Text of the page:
Despite modernity’s buzzing light bulbs and twen­ty-four-hour dri­ve-throughs, we nonethe­less face our vul­ner­a­bil­i­ty in a unique way as dark­ness falls. There’s a rea­son hor­ror movies are usu­al­ly set at night. We still speak of the witch­ing hour.” And poet John Rives, the cura­tor of The Muse­um of Four in the Morn­ing, a web­site that archives lit­er­ary and pop cul­ture ref­er­ences to 4 a.m., calls it the worst pos­si­ble hour of the day.” These wee hours, he says, are a pop­u­lar short­hand infused with mean­ing across gen­res, cul­tures, and centuries.

Night is not just hours on the clock. How many of us lie awake at night, unable to fall back asleep, wor­ry­ing over the day ahead, think­ing of all that could go wrong, count­ing our sorrows?

Our very bod­ies con­front dark­ness each night. So each night we prac­tice fac­ing our truest state: we are exposed, we can­not con­trol our lives, we will die.

In the day­light, I’m dis­tract­ed. At moments, even pro­duc­tive. At night I feel alone, even in a house full of sleep­ing bodies.

I feel small and mortal.

The dark­ness of night­time ampli­fies grief and anx­i­ety. I’m remind­ed with the set­ting of the sun that our days are num­bered, and full of big and lit­tle losses.

We are all so very, very vulnerable.

We can speak of vul­ner­a­bil­i­ty as some­thing we choose. We decide whether to let our­selves” be vul­ner­a­ble through shar­ing or with­hold­ing our truest selves — our sto­ries, opin­ions, or feel­ings. In this sense, vul­ner­a­bil­i­ty means emo­tion­al expo­sure or hon­esty. But this isn’t the kind of vul­ner­a­bil­i­ty I mean. Instead, I mean the uncho­sen vul­ner­a­bil­i­ty that we all car­ry, whether we admit it or not. The term vul­ner­a­ble comes from a Latin word mean­ing to wound.” We are wound-able. We can be hurt and destroyed, in body, mind, and soul. All of us, every last man, woman, and child, bear this kind of vul­ner­a­bil­i­ty till our dying day.

And every twen­ty-four hours, night­time gives us a chance to prac­tice embrac­ing our own vulnerability.

* * *

I don’t remem­ber when I began pray­ing Com­pline. It didn’t begin dra­mat­i­cal­ly. I’d heard Com­pline sung many times in dark­ened sanc­tu­ar­ies where I’d sneak in late and sit in silence, lis­ten­ing to prayers sung in per­fect harmony.

In a home with two priests, copies of the Book of Com­mon Prayer are every­where, lying around like spare coast­ers. So one night, lost in the annals of for­got­ten nights, I picked it up and prayed Compline.

And then I kept doing it. I began pray­ing Com­pline more often, bare­ly reg­is­ter­ing it as any kind of new prac­tice. It was just some­thing I did, not every day, but a few nights a week, because I liked it. I found it beau­ti­ful and comforting.

A pat­tern of monas­tic prayer was large­ly set by Bene­dict and his monks in the sixth cen­tu­ry. They prayed eight times a day: Matins (before dawn), Lauds (at sun­rise), then Prime, Ter­ce, Sext, None, and Ves­pers through­out the day (each about three hours apart). Final­ly, at bed­time, Compline.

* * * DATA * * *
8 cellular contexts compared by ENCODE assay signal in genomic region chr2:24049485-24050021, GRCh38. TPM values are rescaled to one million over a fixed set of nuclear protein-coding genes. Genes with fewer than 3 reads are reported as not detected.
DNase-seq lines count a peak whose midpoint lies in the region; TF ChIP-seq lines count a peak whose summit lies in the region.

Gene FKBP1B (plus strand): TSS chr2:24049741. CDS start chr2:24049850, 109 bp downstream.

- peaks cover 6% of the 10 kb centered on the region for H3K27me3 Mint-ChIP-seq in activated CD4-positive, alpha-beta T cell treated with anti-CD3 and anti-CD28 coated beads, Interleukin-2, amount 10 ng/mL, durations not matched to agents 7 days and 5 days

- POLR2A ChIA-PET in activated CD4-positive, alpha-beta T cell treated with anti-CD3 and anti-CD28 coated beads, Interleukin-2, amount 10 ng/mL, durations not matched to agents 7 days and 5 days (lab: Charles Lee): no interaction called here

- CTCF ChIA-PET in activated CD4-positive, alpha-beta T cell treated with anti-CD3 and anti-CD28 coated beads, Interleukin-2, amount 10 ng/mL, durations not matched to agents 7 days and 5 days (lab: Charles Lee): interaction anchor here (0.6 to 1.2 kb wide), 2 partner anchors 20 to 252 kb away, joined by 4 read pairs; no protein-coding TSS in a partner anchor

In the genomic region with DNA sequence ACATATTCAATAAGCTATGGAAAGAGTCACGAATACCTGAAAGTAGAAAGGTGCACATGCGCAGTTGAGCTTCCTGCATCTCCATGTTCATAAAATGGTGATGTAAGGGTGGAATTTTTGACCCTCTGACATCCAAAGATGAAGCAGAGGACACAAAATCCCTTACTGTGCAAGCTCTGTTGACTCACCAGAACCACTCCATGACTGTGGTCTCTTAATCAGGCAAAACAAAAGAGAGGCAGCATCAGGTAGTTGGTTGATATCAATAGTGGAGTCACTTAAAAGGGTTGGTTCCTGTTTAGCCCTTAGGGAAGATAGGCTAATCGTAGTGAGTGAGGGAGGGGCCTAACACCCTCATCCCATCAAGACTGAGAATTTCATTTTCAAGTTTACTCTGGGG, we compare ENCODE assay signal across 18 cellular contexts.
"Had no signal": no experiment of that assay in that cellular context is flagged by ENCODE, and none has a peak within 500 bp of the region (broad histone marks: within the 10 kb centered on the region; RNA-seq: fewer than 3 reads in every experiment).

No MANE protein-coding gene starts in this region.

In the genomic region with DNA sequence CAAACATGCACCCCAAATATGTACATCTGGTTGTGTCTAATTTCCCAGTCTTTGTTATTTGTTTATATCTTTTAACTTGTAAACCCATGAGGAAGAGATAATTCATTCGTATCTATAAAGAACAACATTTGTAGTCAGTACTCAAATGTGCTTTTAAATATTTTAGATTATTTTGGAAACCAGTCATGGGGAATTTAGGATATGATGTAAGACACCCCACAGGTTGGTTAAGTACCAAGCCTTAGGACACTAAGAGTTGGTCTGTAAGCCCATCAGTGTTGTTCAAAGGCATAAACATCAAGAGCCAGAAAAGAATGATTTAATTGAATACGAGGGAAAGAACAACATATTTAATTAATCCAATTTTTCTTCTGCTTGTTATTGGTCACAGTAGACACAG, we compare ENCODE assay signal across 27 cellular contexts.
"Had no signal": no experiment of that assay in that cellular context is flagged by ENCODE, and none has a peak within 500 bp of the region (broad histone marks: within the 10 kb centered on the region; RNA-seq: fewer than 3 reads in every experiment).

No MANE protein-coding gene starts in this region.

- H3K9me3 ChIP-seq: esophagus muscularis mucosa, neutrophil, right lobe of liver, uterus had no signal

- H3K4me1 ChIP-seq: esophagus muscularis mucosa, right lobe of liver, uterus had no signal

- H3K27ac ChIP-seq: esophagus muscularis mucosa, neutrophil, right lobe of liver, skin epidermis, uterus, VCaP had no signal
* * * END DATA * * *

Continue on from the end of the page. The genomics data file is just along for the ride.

The Angli­can Book of Com­mon Prayer con­densed these eight canon­i­cal hours into two prayer offices,” morn­ing and

evening prayer. But some Angli­cans (as well as lay Roman Catholics, Luther­ans, and oth­ers) con­tin­ued to have fixed night prayers. Even­tu­al­ly, in Angli­can prayer books these two prayer offices were expand­ed to four, adding ves­pers and a Com­pline service.

Like most prayer offices, Com­pline includes a con­fes­sion, a read­ing from the Psalms and oth­er Scrip­tures, writ­ten and respon­sive prayers, and a time for silence or extem­po­ra­ne­ous prayer.

* * *

For most of my life, I didn’t know there were dif­fer­ent kinds of prayer. Prayer meant one thing only: talk­ing to God with words I came up with. Prayer was wordy, unscript­ed, self-expres­sive, spon­ta­neous, and orig­i­nal. And I still pray this way, every day. Free form” prayer is a good and indis­pens­able way to pray.

But I’ve come to believe that in order to sus­tain faith over a life­time, we need to learn dif­fer­ent ways of pray­ing. Prayer is a vast ter­ri­to­ry, with room for silence and shout­ing, for cre­ativ­i­ty and rep­e­ti­tion, for orig­i­nal and received prayers, for imag­i­na­tion and reason.

I brought a friend to my Angli­can church and she object­ed to how our litur­gy con­tained (in her words) oth­er people’s prayers.” She felt that prayer should be an orig­i­nal expres­sion of one’s own thoughts, feel­ings, and needs. But over a life­time the ardor of our belief will wax and wane. This is a nor­mal part of the Chris­t­ian life. Inher­it­ed prayers and prac­tices of the church teth­er us to belief, far more secure­ly than our own vac­il­lat­ing per­spec­tive or self-expression.

Prayer forms us. And dif­fer­ent ways of prayer aid us just as dif­fer­ent types of paint, can­vas, col­or, and light aid a painter.

When I was a priest who could not pray, the prayer offices of the church were the ancient tool God used to teach me to pray again. Stan­ley Hauer­was explains his love for pray­ing oth­er people’s prayers”: Evan­gel­i­cal­ism,” he says, is con­stant­ly under

the bur­den of re-invent­ing the wheel and you just get tired.” He calls him­self an advo­cate for prac­tic­ing prayer offices because,

We don’t have to make it up. We know we’re going to say these prayers. We know we’re going to join in read­ing of the psalm. We’re going to have these Scrip­ture read­ings.

… There’s much to be said for Chris­tian­i­ty as rep­e­ti­tion and I think evan­gel­i­cal­ism doesn’t have enough rep­e­ti­tion in a way that will form Chris­tians to sur­vive in a world that con­stant­ly tempts us to always think we have to do some­thing new.

When we pray the prayers we’ve been giv­en by the church— the prayers of the psalmist and the saints, the Lord’s Prayer, the Dai­ly Office — we pray beyond what we can know, believe, or drum up in our­selves. Oth­er people’s prayers” dis­ci­pled me; they taught me how to believe again. The sweep of church his­to­ry exclaims lex oran­di, lex cre­den­di, that the law of prayer is the law of belief. We come to God with our lit­tle belief, how­ev­er fleet­ing and fee­ble, and in prayer we are taught to walk more deeply into truth.

When my strength waned and my words ran dry, I need­ed to fall into a way of belief that car­ried me. I need­ed oth­er people’s prayers.